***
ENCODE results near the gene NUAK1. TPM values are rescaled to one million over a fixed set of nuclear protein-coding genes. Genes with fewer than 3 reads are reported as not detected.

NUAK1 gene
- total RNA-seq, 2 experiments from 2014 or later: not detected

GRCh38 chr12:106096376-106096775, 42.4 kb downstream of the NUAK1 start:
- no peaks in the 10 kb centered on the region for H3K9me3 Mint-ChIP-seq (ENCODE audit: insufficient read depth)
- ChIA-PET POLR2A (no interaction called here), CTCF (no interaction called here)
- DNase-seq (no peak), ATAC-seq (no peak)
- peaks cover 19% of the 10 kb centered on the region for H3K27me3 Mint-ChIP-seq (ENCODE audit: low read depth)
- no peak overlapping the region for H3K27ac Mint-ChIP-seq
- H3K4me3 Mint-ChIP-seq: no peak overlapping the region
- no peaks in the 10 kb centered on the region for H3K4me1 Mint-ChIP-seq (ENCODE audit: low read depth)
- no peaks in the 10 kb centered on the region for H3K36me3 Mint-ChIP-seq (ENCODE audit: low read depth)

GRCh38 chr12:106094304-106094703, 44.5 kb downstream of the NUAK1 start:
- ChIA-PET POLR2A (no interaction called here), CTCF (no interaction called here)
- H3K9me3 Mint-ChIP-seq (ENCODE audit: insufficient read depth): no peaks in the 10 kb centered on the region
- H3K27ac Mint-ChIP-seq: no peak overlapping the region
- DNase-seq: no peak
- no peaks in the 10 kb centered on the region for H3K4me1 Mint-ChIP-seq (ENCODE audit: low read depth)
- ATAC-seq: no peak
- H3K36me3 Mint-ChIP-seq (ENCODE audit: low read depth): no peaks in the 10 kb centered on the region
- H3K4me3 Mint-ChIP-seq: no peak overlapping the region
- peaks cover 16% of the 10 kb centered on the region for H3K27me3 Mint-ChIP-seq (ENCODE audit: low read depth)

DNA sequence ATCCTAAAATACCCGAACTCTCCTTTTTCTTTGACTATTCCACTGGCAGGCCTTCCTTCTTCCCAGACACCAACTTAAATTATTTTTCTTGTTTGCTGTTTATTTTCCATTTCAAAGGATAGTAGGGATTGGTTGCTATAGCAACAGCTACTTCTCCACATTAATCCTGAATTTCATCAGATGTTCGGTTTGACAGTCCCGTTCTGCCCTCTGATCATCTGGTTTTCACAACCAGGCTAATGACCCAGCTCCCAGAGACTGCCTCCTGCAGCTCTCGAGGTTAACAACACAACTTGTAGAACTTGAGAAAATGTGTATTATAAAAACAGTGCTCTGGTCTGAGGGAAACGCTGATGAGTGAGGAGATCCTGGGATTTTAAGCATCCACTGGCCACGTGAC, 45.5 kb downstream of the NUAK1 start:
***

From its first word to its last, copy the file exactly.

ENCODE results near the gene NUAK1. TPM values are rescaled to one million over a fixed set of nuclear protein-coding genes. Genes with fewer than 3 reads are reported as not detected.

NUAK1 gene
- total RNA-seq, 2 experiments from 2014 or later: not detected

GRCh38 chr12:106096376-106096775, 42.4 kb downstream of the NUAK1 start:
- no peaks in the 10 kb centered on the region for H3K9me3 Mint-ChIP-seq (ENCODE audit: insufficient read depth)
- ChIA-PET POLR2A (no interaction called here), CTCF (no interaction called here)
- DNase-seq (no peak), ATAC-seq (no peak)
- peaks cover 19% of the 10 kb centered on the region for H3K27me3 Mint-ChIP-seq (ENCODE audit: low read depth)
- no peak overlapping the region for H3K27ac Mint-ChIP-seq
- H3K4me3 Mint-ChIP-seq: no peak overlapping the region
- no peaks in the 10 kb centered on the region for H3K4me1 Mint-ChIP-seq (ENCODE audit: low read depth)
- no peaks in the 10 kb centered on the region for H3K36me3 Mint-ChIP-seq (ENCODE audit: low read depth)

GRCh38 chr12:106094304-106094703, 44.5 kb downstream of the NUAK1 start:
- ChIA-PET POLR2A (no interaction called here), CTCF (no interaction called here)
- H3K9me3 Mint-ChIP-seq (ENCODE audit: insufficient read depth): no peaks in the 10 kb centered on the region
- H3K27ac Mint-ChIP-seq: no peak overlapping the region
- DNase-seq: no peak
- no peaks in the 10 kb centered on the region for H3K4me1 Mint-ChIP-seq (ENCODE audit: low read depth)
- ATAC-seq: no peak
- H3K36me3 Mint-ChIP-seq (ENCODE audit: low read depth): no peaks in the 10 kb centered on the region
- H3K4me3 Mint-ChIP-seq: no peak overlapping the region
- peaks cover 16% of the 10 kb centered on the region for H3K27me3 Mint-ChIP-seq (ENCODE audit: low read depth)

DNA sequence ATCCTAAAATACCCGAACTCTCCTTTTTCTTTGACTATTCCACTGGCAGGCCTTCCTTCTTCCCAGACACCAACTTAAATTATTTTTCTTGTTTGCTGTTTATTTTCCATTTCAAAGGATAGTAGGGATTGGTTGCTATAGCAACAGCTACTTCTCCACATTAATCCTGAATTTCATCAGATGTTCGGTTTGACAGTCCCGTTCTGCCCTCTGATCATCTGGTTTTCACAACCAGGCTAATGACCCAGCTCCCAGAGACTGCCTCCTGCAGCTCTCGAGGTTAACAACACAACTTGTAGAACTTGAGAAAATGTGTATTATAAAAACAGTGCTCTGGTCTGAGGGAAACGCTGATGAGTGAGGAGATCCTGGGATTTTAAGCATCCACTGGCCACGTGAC, 45.5 kb downstream of the NUAK1 start: